With equity, it’s different. So normally,. equity is the last money to go into the development and it’s at the highest risk and therefore the return is higher. But because the return is higher, it can be very attractive. So the first thing to decide is whether you want to put that particular money in debt or in equity. And going from one to the other increases the risk. That’s something really important to remember.

Paul Mahoney:                  Okay, right. And I suppose that’s determined by the person’s risk profile, their level of funds. And also, I suppose, how wealthy they are, which does tie into their risk profile. Can they afford to lose the money if something goes wrong? Because things can go wrong, can’t they?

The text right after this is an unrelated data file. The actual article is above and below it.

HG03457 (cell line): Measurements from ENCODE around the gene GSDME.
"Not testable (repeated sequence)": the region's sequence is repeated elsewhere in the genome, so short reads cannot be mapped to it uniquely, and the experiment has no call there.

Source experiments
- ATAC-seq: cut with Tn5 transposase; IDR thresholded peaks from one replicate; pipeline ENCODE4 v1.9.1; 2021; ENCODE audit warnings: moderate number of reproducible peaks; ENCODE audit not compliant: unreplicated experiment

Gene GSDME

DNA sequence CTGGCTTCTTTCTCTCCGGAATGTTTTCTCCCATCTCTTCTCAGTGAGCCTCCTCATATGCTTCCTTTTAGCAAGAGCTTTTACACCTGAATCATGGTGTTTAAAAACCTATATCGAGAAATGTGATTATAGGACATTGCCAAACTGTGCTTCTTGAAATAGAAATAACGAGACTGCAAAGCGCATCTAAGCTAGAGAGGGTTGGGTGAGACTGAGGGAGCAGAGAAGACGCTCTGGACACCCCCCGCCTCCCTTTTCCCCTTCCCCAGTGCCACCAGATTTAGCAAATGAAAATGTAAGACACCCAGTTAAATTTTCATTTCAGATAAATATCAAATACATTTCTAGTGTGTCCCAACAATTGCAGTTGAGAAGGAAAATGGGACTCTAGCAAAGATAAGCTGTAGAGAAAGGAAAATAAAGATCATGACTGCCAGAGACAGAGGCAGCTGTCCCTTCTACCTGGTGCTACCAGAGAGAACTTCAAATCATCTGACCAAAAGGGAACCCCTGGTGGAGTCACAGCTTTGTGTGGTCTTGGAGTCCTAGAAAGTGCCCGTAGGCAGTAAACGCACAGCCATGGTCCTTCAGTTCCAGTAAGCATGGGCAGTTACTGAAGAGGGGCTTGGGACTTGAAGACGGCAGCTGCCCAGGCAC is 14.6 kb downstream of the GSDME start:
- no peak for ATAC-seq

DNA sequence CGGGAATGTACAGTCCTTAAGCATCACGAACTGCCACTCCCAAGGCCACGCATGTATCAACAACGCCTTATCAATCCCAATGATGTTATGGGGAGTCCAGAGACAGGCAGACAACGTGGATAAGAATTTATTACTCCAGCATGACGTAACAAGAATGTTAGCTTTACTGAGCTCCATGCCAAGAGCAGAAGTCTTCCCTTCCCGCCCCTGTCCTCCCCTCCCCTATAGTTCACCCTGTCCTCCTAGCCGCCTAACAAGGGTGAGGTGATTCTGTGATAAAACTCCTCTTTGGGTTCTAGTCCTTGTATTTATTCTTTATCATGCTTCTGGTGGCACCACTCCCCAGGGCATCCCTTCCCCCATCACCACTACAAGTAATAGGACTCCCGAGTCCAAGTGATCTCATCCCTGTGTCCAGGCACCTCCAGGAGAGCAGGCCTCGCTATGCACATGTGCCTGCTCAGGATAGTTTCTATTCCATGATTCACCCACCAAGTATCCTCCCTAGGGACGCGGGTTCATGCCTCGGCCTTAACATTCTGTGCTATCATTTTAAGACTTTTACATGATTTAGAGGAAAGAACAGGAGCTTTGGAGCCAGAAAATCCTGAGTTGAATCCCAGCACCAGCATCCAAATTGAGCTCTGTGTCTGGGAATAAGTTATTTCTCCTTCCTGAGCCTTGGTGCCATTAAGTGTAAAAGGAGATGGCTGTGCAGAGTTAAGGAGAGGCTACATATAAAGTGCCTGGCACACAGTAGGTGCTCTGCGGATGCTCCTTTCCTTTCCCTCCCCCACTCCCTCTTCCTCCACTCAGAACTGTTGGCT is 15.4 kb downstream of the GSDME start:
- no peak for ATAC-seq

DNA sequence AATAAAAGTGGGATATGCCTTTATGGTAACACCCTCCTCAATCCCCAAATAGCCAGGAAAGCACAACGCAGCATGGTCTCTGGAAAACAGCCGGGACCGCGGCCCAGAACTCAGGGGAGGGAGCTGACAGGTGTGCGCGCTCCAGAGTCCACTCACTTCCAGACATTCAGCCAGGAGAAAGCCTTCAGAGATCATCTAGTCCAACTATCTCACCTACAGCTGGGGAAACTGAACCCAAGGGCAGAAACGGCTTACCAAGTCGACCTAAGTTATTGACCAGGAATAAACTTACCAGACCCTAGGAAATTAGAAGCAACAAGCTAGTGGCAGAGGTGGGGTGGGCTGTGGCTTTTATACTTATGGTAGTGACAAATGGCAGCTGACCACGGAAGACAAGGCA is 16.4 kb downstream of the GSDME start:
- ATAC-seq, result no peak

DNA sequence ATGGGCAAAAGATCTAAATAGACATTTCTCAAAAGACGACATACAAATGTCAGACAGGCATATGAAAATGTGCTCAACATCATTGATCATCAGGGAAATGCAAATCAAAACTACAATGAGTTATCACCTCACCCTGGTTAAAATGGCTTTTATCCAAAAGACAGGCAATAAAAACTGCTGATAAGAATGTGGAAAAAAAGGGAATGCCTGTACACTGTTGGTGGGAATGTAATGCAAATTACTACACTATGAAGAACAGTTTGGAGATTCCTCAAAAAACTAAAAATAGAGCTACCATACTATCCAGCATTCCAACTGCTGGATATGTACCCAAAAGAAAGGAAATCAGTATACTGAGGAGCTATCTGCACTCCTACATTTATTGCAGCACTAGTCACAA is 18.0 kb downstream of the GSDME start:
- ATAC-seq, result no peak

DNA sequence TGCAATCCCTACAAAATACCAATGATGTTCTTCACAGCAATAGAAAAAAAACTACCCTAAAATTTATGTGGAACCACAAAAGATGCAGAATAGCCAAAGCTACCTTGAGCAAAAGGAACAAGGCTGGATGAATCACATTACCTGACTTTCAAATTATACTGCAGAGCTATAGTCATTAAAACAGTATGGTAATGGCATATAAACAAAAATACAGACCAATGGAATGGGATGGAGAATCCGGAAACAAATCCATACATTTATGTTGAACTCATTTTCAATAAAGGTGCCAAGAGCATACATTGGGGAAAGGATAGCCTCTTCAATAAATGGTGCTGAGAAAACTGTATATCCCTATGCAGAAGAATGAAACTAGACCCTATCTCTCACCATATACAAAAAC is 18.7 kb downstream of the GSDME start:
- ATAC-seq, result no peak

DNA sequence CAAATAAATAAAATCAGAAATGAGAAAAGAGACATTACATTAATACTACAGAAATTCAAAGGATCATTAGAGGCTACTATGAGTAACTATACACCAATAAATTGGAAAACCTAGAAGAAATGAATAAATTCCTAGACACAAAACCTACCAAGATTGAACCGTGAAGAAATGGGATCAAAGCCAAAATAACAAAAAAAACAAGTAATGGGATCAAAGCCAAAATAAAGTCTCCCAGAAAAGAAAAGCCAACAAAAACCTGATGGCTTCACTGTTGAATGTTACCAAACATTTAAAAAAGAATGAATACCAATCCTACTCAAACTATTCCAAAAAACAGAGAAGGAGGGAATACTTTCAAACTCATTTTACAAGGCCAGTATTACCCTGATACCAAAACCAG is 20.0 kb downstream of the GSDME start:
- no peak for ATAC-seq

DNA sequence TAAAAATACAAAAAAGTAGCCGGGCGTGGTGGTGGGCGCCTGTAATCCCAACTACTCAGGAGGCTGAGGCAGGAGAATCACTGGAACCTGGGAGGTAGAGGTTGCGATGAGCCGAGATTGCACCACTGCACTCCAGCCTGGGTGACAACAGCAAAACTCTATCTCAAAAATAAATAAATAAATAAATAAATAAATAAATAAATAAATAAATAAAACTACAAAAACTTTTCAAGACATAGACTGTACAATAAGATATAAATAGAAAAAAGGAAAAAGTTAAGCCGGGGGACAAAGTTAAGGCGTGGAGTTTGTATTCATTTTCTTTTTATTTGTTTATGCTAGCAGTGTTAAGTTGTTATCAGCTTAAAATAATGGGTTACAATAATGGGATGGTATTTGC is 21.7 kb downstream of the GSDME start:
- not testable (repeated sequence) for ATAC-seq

Richard Bush:                    Absolutely.

Paul Mahoney:                  And there is a level of risk involved. And that ties quite nicely into my next question, so far as types of returns. So income versus growth, how does that relate to crowdfunding-type platforms?

Richard Bush:                    So normally on the crowdfunding platforms, you get your money when you exit. So there are some that pay, and we started and others like us started in buy-to-let, and they paid an income dividend every quarter.

Paul Mahoney:                  Right.

Richard Bush:                    But that tends to be a relatively low amount. Normally, you get your funds at the end of the term when you exit the investment. And if it’s a debt investment, you get paid a fixed amount and it’s paid as interest and it’s taxed as income. If you’re doing an equity investment, then where possible, the platforms tend to pay that as a capital gain because it’s more tax efficient. And again, you get it at the exit as a capital gain, you declare it as a capital gain. So there is a tax element, as well as a when you received the funds aspect to it.